# PAM clarification

Discussion in 'Electronics Homework Help' started by max_torch, Dec 8, 2014.

1. ### max_torch

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Feb 9, 2014
Here it shows a circuit that performs pulse amplitude modulation where there are gaps between the pulses:

Here in wikipedia it shows a circuit block diag that does not have a discharge switch and there are no gaps in between the pulses:

So I guess there are really two kinds of flat-top PAM, one where there is a gap between the pulses and one where there is no gap, and if yes what are the two called (I could not find a term to distinguish the two)? which kind of sample and hold PAM is used exactly in T-carrier, E-carrier system?

2. ### Harald KappModeratorModerator

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Nov 17, 2011
Am I right in suspecting this is homework or an assignment?

3. ### max_torch

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Feb 9, 2014
this is our topic in school but it is not a homework assignment i am taking the initiative to read and understand the lesson and do my own research so I guess this belongs in electronics chat because it is not an assignment?

Last edited: Dec 8, 2014
4. ### Harald KappModeratorModerator

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Nov 17, 2011
If that's so, o.k. it just looks a bit suspicious.
You may want to place this kind of question in the homework section anyway. This way others will see that you are trying to learn and understand and their responses may be phrased accordingly. This in turn may help you to better grasp the concepts discussed.

5. ### max_torch

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Feb 9, 2014
It's just that I have seen and read that t-carrier and e-carrier are using PCM or pulse code modulation and in all the pulse code modulation articles it shows that there is the sample and hold block diagram but I have seen that there are different kinds of sample and hold circuits that can be in that block, so I'm just wondering what kind of sample and hold do they really use in the T-carrier and E-carrier system?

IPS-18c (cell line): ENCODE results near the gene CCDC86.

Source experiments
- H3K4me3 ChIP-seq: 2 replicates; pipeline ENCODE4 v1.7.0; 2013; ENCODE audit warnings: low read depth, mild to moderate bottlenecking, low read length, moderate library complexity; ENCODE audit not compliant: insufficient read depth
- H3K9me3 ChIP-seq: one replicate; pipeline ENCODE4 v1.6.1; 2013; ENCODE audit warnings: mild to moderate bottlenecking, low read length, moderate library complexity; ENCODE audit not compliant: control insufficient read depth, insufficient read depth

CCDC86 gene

6. ### Harald KappModeratorModerator

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Nov 17, 2011
Sorry, that is ouside the scope of my experience.

7. ### KrisBlueNZSadly passed away in 2015

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Nov 28, 2011
In PCM, the analogue signal is sampled and converted to digital form at regular intervals using an ADC (analogue to digital converter). A sample-and-hold circuit may be needed at the input of the ADC depending on the type of ADC used. I can't see any reason for the "discharge switch" and the "bar graph"-style waveform in the first part of your post. I can't think of any reason to discharge the holding capacitor in between samples.

8. ### max_torch

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Feb 9, 2014
When I do a google image search for flat-top pulse amplitude modulation I find so many other images of this "bar-graph" style, also I looked at another article and it has the same bar graph style. The only reason it would be that way I could imagine is because of the discharging of the capacitor.

9. ### KrisBlueNZSadly passed away in 2015

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Nov 28, 2011
Right, it would. But why discharge the capacitor? AFAIK the capacitor is only needed to hold a steady voltage for the ADC to convert. I can't see any reason to discharge it. Can you see any explanation of why the capacitor is discharged?